Sure. Luminance is just another word for grayscale. i.e. it's an array with a single (0-255) value at each pixel x,y location, so 2D. With PIL you can produce this using Image.convert('L') as in the example I posted. (I did it as the first operation as it's very quick to do and reduces the work of the subsequent Image.resize() by two thirds)

If you already have your image in the form of a numpy ndarray you can convert it by

Code: Select all

` im = (im[:,:,:3] * [0.2989, 0.5870, 0.1140]).sum(axis=2)`

which in words would be:

take a slice of the image using all the x and y values but only the first three values of the RGBA axis,

multiply the R value by 0.2989, G x 0.5870, B x 0.114 (which is a good approx to how our eyes perceive relative colours)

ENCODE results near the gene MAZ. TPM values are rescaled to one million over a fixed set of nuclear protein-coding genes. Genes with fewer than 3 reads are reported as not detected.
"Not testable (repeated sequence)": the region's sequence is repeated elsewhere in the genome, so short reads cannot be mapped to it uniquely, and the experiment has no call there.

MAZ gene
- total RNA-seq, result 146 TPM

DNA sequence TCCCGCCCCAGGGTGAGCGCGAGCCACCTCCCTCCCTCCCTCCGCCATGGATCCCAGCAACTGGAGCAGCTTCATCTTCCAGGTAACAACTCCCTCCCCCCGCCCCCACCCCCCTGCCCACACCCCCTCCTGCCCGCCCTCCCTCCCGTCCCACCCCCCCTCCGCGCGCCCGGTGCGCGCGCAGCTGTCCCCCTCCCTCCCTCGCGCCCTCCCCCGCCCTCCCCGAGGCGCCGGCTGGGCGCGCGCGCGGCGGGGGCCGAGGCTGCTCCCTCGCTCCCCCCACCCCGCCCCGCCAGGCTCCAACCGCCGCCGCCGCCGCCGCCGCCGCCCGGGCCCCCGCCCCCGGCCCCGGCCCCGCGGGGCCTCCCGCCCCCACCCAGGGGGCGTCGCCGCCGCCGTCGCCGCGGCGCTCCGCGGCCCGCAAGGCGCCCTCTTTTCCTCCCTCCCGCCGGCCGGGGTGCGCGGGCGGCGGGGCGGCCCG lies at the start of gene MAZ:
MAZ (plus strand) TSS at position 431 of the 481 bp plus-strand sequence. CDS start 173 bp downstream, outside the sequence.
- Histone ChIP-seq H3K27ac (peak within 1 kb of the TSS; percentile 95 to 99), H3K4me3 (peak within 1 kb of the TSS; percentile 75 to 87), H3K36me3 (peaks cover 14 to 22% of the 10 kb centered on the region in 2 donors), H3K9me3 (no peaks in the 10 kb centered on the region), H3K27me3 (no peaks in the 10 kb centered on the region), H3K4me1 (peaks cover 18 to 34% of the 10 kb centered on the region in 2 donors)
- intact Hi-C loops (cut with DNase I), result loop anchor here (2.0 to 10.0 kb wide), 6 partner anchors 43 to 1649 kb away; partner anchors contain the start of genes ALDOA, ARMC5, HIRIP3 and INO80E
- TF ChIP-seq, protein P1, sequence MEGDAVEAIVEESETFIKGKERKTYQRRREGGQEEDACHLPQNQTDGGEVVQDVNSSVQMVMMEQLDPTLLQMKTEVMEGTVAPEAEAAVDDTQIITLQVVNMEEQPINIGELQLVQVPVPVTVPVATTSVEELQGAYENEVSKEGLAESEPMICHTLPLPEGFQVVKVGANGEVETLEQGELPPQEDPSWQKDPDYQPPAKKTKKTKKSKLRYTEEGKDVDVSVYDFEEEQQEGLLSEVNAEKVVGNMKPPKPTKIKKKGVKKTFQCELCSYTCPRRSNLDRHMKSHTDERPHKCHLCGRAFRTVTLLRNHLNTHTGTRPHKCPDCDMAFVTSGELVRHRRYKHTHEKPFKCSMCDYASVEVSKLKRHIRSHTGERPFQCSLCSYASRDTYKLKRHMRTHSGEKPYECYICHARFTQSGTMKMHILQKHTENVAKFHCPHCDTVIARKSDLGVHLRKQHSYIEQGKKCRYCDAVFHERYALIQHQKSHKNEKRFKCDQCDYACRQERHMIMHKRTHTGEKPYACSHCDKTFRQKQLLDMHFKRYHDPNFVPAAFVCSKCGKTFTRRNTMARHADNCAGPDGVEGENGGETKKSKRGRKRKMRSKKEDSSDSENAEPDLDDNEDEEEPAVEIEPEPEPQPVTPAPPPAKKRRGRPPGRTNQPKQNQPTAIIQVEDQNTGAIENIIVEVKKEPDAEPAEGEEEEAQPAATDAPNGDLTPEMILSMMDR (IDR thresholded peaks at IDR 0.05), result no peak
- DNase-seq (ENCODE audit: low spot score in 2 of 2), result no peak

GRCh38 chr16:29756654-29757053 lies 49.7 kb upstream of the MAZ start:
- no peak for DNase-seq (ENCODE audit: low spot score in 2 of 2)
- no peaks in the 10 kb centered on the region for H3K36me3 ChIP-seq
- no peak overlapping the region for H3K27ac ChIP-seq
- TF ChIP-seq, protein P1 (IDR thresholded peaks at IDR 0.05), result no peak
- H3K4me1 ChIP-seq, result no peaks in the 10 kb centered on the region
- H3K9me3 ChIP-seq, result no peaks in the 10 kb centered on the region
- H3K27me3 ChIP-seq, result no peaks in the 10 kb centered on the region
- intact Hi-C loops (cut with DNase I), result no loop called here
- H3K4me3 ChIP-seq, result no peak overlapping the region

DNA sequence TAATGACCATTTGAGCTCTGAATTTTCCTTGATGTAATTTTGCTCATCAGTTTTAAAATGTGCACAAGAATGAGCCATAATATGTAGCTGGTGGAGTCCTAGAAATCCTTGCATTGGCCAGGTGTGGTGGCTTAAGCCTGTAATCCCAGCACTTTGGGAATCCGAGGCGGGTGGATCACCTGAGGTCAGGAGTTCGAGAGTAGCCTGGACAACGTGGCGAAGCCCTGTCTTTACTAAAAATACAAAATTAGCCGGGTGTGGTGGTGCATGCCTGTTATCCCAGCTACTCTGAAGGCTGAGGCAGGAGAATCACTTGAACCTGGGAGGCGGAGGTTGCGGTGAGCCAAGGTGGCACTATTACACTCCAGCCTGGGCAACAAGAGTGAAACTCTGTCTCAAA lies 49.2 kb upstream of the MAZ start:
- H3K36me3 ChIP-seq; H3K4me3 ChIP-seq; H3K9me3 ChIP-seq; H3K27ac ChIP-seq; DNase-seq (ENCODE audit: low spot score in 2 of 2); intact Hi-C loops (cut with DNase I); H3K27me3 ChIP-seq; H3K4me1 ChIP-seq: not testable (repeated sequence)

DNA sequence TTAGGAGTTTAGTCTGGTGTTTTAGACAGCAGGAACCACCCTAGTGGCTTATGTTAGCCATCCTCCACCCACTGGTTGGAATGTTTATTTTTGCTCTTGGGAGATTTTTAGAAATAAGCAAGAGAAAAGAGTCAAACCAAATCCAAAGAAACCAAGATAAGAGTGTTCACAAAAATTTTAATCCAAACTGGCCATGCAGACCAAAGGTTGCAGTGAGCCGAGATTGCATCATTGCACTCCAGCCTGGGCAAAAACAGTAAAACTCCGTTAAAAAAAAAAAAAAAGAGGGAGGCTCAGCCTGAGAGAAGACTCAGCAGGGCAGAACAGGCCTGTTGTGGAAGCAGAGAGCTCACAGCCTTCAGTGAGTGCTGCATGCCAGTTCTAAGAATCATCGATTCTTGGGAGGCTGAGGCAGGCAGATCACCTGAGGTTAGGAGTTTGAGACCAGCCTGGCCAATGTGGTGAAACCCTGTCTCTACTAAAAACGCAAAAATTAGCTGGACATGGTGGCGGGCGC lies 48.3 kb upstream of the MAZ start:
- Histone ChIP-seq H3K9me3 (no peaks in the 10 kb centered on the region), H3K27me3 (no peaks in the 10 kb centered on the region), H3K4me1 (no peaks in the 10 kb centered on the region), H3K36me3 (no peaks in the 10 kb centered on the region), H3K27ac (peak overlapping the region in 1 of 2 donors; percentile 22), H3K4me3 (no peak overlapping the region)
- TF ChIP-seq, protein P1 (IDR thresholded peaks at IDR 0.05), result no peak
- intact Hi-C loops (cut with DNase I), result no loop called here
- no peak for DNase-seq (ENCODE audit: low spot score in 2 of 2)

finally sum the values along the 3rd axis (axis numbers start at zero 0=>y, 1=>x, 2=>RGBA)

To find the difference between two images in RGB space you 'simply' use Pythagoras. i.e. square root of (red distance squared + green distance squared + blue distance squared). In numpy:

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```
diff = ((im1[:,:,0] - im2[:,:,0]) ** 2 + (im1[:,:,1] - im2[:,:,1]) ** 2 + (im1[:,:,2] - im2[:,:,2]) ** 2) ** 0.5
# diff.sum() # aggregates the total of differences
```

But the histogram code wasn't doing this as Image.histogram() produces a 1D array laid out as the number of pixels with red value 0 then 1 then 2...255 followed by the number of pixels with green value 0, 1, 2 etc